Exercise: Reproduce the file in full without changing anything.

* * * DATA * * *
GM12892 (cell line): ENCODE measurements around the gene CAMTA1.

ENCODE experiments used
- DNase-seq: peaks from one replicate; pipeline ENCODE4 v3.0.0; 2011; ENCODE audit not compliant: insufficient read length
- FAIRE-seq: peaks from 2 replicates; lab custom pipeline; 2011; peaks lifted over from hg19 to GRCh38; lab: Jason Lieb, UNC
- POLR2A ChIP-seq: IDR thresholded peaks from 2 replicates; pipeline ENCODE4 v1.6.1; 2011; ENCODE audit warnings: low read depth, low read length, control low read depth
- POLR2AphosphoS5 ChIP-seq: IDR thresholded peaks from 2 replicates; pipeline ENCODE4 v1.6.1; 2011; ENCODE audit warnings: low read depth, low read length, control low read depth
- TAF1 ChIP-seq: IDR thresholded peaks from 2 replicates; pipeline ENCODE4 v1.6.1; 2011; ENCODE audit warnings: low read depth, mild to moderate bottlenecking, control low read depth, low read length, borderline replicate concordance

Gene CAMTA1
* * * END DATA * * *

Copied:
GM12892 (cell line): ENCODE measurements around the gene CAMTA1.

ENCODE experiments used
- DNase-seq: peaks from one replicate; pipeline ENCODE4 v3.0.0; 2011; ENCODE audit not compliant: insufficient read length
- FAIRE-seq: peaks from 2 replicates; lab custom pipeline; 2011; peaks lifted over from hg19 to GRCh38; lab: Jason Lieb, UNC
- POLR2A ChIP-seq: IDR thresholded peaks from 2 replicates; pipeline ENCODE4 v1.6.1; 2011; ENCODE audit warnings: low read depth, low read length, control low read depth
- POLR2AphosphoS5 ChIP-seq: IDR thresholded peaks from 2 replicates; pipeline ENCODE4 v1.6.1; 2011; ENCODE audit warnings: low read depth, low read length, control low read depth
- TAF1 ChIP-seq: IDR thresholded peaks from 2 replicates; pipeline ENCODE4 v1.6.1; 2011; ENCODE audit warnings: low read depth, mild to moderate bottlenecking, control low read depth, low read length, borderline replicate concordance

Gene CAMTA1